Health + Wellness

Everything You Should Know About HIV Treatment

hiv treatment

There’s no cure for HIV but it can be managed effectively with medication. That’s why you must stick to the regimen that your doctor establishes for you. However, knowing that something is good for you doesn’t always mean it’s easy to do it. Let’s look at everything you need to know about being treated for HIV. 

HIV Treatment Options

Once you’ve been diagnosed with HIV, you’ll start what is known as anti-retroviral therapy (ART). The combination of drugs that you’ll need to take can vary. Still, your choices include non-nucleoside reverse transcriptase inhibitors (NNRTIs), nucleoside or nucleotide reverse transcriptase inhibitors (NRTIs), protease inhibitors (PIs), integrase inhibitors, and entry or fusion inhibitors. 

Generally, you’ll take pills but shots are available once you’ve satisfied the relevant criteria. These shots are long-acting and must be administered by your doctor monthly.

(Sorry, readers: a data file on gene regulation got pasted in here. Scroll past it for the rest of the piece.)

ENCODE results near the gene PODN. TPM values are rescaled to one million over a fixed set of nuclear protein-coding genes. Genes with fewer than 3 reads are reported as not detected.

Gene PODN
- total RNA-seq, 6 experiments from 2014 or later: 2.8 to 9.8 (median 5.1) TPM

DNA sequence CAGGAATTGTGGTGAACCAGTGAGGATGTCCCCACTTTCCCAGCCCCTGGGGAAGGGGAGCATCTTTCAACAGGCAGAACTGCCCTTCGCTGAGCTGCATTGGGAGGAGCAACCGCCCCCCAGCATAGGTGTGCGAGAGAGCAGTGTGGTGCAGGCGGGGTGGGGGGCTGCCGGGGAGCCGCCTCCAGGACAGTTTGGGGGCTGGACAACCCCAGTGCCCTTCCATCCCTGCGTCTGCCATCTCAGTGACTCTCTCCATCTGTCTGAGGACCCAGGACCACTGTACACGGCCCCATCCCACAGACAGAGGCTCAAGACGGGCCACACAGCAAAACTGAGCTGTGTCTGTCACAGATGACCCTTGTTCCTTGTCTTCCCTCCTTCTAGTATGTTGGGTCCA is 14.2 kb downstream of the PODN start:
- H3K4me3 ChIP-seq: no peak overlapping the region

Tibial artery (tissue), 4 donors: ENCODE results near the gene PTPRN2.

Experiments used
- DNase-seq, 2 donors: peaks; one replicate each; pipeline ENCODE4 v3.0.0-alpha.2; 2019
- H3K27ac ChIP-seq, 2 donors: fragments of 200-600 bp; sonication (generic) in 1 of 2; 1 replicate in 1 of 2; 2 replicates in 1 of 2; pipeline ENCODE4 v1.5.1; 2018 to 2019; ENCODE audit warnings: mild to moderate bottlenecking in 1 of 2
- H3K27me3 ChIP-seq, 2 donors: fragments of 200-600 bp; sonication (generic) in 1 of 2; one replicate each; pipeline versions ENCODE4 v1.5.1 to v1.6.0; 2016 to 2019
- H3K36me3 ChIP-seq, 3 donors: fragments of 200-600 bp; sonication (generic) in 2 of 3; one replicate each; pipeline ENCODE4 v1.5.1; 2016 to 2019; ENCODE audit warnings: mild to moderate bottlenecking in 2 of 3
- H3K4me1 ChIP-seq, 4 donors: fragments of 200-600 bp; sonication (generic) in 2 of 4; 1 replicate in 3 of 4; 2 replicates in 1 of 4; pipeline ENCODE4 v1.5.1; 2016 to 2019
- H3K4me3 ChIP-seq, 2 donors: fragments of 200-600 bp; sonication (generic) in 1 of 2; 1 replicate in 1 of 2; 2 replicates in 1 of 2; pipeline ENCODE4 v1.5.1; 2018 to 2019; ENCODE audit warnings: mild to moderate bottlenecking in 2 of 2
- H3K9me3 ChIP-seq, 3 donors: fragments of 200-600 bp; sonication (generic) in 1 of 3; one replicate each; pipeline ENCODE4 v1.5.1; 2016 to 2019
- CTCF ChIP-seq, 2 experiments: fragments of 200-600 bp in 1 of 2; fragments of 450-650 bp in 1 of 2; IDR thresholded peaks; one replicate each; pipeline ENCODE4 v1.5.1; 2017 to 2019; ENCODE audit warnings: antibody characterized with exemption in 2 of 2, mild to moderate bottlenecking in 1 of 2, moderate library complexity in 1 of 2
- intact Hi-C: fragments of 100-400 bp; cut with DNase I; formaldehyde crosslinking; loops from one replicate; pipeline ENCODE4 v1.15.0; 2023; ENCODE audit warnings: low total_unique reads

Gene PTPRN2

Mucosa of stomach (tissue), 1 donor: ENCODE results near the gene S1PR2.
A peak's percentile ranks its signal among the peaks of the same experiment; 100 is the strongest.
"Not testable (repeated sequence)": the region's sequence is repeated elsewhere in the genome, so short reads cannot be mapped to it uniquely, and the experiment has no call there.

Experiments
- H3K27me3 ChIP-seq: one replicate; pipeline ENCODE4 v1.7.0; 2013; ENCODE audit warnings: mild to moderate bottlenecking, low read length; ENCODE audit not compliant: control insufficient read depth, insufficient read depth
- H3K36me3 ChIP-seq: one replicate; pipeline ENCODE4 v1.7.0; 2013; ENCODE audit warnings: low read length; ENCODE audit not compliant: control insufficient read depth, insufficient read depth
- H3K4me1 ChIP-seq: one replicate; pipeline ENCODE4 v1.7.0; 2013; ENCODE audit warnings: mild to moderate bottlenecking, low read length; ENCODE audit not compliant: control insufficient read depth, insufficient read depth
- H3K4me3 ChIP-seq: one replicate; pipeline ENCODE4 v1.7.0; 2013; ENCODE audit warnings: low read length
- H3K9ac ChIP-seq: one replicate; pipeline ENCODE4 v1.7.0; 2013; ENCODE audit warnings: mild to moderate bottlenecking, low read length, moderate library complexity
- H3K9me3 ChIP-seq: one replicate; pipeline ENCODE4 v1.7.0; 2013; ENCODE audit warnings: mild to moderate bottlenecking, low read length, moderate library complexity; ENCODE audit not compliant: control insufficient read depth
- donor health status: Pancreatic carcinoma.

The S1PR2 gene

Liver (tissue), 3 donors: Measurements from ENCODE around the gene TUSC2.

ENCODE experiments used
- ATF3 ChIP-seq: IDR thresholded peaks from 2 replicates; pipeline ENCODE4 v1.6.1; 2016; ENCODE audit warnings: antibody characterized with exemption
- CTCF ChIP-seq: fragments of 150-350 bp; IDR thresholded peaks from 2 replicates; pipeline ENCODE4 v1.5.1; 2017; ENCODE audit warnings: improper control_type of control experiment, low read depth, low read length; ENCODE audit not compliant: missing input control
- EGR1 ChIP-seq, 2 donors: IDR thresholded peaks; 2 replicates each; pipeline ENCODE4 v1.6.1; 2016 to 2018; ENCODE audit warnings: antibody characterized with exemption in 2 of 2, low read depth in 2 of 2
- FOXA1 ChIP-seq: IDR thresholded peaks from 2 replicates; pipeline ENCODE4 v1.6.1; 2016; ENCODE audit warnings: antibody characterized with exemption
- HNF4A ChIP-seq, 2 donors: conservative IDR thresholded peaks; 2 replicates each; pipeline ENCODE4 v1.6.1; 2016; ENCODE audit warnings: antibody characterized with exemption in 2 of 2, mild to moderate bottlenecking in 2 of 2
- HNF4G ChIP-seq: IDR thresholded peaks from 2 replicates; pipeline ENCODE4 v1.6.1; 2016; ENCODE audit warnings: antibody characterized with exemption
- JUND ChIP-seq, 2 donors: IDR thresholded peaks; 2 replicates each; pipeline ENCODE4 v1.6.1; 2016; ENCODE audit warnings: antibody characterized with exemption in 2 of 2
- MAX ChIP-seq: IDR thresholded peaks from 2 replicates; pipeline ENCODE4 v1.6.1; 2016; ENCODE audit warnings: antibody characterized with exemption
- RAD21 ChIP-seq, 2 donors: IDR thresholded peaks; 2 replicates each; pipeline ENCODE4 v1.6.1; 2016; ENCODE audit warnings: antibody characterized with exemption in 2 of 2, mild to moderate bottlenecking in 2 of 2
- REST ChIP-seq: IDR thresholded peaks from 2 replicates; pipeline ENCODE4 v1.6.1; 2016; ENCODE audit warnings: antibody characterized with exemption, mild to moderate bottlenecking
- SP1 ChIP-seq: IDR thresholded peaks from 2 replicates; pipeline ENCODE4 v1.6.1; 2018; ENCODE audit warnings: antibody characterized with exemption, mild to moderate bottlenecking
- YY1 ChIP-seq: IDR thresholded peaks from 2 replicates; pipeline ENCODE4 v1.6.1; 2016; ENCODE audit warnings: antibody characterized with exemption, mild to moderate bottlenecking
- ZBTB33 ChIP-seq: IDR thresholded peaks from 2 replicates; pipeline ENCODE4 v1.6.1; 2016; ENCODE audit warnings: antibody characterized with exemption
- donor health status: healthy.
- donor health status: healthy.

To qualify for the shots, however, you need to be virally suppressed or have an undetectable viral load for a minimum of three months. You also need a history of taking your medication as prescribed and no allergies to the ingredients in the shot. 

Potential Side Effects

As with many medications, HIV treatment can have a few side effects. Some of these are nausea, dizziness, fatigue, vomiting, diarrhea, trouble sleeping, and dry mouth. If you get the shot, you may have some soreness at the injection site.

Certain side effects like nausea, vomiting, and diarrhea can be managed with over-the-counter medication but you should talk to your doctor about your options for dealing with the others. Sometimes, the only way forward is to modify your drug combinations so you don’t have as many issues.

Additionally, you should always let your doctor know if your medications are making your day-to-day life difficult.

RELATED: Do You Know Your HIV/AIDS Status?

The Importance Of Consistency

Taking your medication consistently is the only way to bring your viral load down and keep it suppressed. This means that you won’t be able to pass the virus on to others and it won’t replicate unchecked in your system to ruin your health.

You’ll also reduce your risk of developing a strain of HIV that’s resistant to your medication. If you’re not sticking to your

Related Articles

Leave a Reply

Your email address will not be published. Required fields are marked *

Back to top button